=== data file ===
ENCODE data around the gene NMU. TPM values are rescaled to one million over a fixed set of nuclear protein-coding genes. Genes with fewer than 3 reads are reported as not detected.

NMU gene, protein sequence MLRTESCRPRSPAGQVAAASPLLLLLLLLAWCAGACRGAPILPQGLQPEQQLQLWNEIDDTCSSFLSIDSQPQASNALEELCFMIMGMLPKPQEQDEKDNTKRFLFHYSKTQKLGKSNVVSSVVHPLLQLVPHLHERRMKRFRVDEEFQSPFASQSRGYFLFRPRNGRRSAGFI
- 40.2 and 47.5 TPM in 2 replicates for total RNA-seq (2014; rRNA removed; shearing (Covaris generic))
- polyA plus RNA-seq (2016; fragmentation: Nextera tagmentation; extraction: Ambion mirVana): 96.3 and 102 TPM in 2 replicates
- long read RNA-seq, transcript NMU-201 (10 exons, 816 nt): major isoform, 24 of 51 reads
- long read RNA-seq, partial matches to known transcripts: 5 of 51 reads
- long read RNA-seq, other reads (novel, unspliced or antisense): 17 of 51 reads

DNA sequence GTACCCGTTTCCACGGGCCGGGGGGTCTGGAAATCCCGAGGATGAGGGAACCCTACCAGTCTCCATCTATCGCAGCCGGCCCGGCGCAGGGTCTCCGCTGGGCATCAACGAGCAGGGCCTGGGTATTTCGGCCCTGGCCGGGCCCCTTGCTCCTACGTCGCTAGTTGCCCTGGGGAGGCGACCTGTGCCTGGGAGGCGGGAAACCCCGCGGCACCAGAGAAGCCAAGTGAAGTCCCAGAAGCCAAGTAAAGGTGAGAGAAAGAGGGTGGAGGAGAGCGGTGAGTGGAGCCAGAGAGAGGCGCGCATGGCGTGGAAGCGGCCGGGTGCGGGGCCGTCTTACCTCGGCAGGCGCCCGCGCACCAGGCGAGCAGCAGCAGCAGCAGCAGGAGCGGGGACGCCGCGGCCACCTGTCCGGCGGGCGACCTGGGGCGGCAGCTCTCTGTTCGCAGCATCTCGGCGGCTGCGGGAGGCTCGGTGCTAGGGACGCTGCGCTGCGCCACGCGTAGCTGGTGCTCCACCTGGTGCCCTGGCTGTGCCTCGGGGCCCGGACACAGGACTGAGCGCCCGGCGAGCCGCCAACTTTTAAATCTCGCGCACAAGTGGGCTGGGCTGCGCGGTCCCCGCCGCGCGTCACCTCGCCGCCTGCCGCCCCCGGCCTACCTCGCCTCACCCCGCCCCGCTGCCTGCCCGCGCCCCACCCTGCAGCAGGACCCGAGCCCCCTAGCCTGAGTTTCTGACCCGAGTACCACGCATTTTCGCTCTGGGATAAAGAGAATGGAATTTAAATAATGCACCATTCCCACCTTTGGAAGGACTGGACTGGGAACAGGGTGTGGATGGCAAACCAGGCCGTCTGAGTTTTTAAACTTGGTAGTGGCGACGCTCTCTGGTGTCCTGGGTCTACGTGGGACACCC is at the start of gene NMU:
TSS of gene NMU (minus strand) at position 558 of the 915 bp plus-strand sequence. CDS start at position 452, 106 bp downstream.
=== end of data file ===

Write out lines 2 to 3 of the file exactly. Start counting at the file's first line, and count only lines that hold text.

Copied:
NMU gene, protein sequence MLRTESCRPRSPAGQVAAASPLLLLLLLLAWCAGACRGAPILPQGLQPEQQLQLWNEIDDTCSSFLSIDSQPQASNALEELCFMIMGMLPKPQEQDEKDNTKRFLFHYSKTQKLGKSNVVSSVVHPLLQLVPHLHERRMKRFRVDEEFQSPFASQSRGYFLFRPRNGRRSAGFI
- 40.2 and 47.5 TPM in 2 replicates for total RNA-seq (2014; rRNA removed; shearing (Covaris generic))